A just published medical study, by Harvard Medical School, in conjunction with the Karolinsks Institute, Sweden; University of Iceland, Reykjavik and several Boston hospitals, has my dander up today. The study reached the conclusion: “A diagnosis of prostate cancer may increase the immediate risks of suicide and cardiovascular death.” The study added the risk was particularly high during the first month following a diagnosis of prostate cancer.
What has my ire elevated is the study makes nary a mention of what treatment action was taken by the medical establishment in the month or year following the diagnosis of prostate cancer. This brings me to “The Prostate Express”. There are currently 100’s of American males traveling to Germany each year to undergo hypothermia treatment for prostate cancer. Hyperthermia has none of the serious side effects of surgery, radiation and chemotherapy which are the standards in the American health care industry.
It’s my considered opinion the treatments given to address prostate cancer have a far greater impact on suicide rates and cardiovascular deaths than the mere diagnosis of prostate cancer. But when I review this very large study (linked at the conclusion) there is absolute silence about the cancer treatment options followed by the study’s patients. Here is an example of current prostate health care in America. Call our composite American patient by the name of Bill. Bill goes to his family doctor for his annual checkup. As part of his visit he gets a prostate-specific antigen (PSA) test and the famous (finger wag) digital test.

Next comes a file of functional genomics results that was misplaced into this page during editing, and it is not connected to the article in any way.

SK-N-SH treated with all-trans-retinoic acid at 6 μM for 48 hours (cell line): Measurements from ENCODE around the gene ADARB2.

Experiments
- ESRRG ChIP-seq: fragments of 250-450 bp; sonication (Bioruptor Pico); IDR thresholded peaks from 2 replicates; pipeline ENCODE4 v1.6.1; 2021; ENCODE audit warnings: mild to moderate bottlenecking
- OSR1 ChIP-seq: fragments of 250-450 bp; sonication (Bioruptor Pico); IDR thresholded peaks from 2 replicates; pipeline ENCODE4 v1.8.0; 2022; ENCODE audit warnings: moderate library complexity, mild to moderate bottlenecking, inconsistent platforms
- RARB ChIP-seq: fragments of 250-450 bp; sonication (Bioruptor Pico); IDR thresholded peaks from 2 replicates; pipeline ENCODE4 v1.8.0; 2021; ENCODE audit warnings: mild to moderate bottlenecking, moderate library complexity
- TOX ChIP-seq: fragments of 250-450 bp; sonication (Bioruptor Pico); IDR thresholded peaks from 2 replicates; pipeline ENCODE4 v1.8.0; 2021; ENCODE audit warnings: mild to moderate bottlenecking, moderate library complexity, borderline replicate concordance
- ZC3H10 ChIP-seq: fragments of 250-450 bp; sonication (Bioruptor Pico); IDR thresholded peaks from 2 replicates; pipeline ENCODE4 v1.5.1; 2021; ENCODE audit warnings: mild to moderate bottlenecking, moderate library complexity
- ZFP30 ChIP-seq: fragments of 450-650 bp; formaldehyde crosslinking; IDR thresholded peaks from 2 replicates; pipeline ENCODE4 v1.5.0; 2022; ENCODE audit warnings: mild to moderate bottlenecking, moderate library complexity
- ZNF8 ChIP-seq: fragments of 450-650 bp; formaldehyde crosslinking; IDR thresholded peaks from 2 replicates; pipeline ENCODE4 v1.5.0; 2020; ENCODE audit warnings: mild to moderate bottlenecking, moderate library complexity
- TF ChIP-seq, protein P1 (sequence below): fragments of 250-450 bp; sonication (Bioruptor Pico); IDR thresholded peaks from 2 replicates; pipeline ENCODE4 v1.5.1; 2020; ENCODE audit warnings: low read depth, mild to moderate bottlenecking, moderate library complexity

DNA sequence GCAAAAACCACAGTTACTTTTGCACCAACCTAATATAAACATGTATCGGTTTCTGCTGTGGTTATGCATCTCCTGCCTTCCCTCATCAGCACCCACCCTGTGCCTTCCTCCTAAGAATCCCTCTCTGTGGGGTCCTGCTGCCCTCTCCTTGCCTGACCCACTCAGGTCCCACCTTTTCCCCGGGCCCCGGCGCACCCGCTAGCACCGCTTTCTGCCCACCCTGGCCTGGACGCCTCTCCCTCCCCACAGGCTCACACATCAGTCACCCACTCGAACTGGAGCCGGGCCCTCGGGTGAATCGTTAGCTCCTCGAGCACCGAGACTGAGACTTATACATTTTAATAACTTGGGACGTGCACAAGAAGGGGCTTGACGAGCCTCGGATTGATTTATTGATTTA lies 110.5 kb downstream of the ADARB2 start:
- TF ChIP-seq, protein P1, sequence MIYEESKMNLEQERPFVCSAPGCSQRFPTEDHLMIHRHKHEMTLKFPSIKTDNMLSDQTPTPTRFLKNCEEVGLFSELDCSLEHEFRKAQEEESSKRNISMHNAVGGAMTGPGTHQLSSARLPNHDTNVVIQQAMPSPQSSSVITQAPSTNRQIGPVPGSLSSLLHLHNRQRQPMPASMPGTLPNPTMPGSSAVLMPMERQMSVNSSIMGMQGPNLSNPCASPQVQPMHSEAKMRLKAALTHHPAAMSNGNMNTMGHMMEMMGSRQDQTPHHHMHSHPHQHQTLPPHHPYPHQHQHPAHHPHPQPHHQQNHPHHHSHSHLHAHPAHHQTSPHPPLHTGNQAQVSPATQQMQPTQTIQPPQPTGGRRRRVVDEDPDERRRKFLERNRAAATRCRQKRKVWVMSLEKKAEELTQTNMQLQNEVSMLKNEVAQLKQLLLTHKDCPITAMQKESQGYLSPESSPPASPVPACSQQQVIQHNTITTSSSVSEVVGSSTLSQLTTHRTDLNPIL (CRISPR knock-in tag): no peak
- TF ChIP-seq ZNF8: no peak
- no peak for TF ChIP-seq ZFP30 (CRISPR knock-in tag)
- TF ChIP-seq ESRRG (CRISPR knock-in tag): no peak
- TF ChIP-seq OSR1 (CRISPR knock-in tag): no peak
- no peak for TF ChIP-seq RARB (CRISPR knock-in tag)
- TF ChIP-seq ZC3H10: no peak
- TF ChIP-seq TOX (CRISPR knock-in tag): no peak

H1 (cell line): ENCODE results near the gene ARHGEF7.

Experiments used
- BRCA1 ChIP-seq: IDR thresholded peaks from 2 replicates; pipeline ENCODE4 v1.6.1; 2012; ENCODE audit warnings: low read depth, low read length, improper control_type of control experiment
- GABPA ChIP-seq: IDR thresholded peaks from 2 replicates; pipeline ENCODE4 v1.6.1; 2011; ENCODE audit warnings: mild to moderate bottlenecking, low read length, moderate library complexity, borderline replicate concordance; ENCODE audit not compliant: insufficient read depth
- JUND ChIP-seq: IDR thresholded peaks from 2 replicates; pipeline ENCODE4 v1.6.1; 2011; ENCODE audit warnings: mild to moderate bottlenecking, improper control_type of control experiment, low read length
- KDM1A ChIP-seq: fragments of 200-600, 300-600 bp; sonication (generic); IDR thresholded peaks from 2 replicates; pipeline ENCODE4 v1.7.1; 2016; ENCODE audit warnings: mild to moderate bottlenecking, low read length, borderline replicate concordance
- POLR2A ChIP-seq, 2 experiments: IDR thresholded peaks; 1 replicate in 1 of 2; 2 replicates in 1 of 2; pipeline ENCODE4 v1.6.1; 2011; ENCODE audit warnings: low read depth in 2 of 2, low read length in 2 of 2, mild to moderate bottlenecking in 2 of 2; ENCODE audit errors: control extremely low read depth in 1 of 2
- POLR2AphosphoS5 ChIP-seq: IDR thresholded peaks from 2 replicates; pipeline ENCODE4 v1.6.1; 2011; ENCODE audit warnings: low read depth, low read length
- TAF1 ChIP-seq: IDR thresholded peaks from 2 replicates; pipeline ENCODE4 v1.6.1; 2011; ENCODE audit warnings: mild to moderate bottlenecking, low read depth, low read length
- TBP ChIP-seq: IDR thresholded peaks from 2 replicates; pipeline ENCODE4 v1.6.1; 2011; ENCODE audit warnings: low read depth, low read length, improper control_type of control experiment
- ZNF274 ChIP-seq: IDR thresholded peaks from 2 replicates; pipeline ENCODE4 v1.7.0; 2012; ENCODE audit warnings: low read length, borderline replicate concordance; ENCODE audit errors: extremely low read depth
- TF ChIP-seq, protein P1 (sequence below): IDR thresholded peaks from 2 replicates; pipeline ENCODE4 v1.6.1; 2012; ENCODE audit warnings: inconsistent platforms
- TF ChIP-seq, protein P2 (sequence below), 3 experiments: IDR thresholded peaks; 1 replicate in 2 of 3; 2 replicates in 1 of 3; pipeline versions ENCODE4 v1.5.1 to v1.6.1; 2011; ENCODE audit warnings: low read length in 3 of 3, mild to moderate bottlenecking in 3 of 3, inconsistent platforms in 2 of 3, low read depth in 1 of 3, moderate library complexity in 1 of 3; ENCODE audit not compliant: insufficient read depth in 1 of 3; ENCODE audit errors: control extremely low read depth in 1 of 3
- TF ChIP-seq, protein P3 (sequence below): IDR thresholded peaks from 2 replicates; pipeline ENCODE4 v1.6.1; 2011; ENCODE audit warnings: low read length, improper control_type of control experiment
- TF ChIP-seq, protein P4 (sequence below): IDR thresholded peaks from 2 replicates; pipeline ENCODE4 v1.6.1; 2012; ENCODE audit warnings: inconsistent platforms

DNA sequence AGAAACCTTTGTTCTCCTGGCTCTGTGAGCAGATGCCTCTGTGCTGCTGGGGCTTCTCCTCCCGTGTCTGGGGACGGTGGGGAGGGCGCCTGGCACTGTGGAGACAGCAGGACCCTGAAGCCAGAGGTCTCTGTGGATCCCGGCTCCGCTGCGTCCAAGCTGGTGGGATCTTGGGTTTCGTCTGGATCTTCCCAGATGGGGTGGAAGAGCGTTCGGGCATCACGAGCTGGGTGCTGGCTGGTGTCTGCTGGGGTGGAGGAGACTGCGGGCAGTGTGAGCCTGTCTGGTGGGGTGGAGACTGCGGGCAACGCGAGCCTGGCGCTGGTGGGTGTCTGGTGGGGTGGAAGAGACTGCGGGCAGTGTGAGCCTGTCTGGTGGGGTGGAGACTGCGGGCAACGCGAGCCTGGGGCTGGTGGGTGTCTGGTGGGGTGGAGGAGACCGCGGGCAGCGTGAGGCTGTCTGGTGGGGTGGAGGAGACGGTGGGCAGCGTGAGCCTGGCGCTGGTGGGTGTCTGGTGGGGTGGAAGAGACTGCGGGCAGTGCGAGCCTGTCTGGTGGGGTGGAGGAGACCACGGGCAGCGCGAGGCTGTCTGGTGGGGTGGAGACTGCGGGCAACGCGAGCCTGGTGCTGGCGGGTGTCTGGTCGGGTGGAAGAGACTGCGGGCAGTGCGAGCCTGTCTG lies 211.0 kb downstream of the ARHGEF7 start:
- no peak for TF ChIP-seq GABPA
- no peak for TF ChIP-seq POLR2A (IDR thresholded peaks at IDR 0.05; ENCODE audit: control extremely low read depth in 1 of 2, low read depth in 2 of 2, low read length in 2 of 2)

The PSA test comes back with a reading of 7.0 and Bill is referred to an urologist. The urologist gives Bill another PSA test, another finger wag test. Based on those results the urologist does a “punch test” needle biopsy where a half dozen core tissue samples are taken direct from Bill’s prostate gland. When the lab results come back Bill is told they found cancer cells present in four of the six tissue samples.
Additionally, the pathologist that did Bill’s lab work assigned a Gleason score of 5. (The Gleason score is highly subjective with hand counts of cancer cells, an opinion as to their differentiation from normal prostate cells and an opinion on patterns the cancer cells take in the tested tissue samples.) Following receiving the pathologists lab report the urologist schedules Bill for another consultation. Here he informs Bill the prostate protocol reviews findings are consistent with prostate cancer. The urologist recommends Bill undergo a radical prostectomy where the prostate gland is completely removed.
Bill vaguely remembers hearing he could lose control of urinary functions and his sex life would change. But what Bill really hears is “if we go in now we should be able to get it all”. And, “if we remove it now your chances of survival are 90% plus”. So Bill, a normal American male and scared to death or the prospect of dying says, “Get ‘er Done”. Only after the surgery does Bill realize the importance of what he failed to hear clearly. “You will lose control of your urinary function,” and “sexual function is going to be pretty much gone”.
Fast forwarding a year, Bill is still wearing a diaper. Some days he gets by with one diaper a day and some days he uses more. Bill’s wife moved out 6 months ago and the divorce was final last week. Bill tried the stimulant shots to his penis but that did not work out well. He has not yet resolved to become a monk and dreams about the possibility of a penal implant.
Back to the Harvard prostate study and my article’s subject of “The Prostate Express”. Where is the study’s data about the individual medical procedures the prostate patients underwent? Which patients had a radical prostectomy? Which patients received radiation? Which patients received chemotherapy? Which patients received various combinations? None of this important treatment data is presented or discussed by the study. We are not advised of those patients that refused traditional mainstream therapies and chose to do nothing. Nor are we in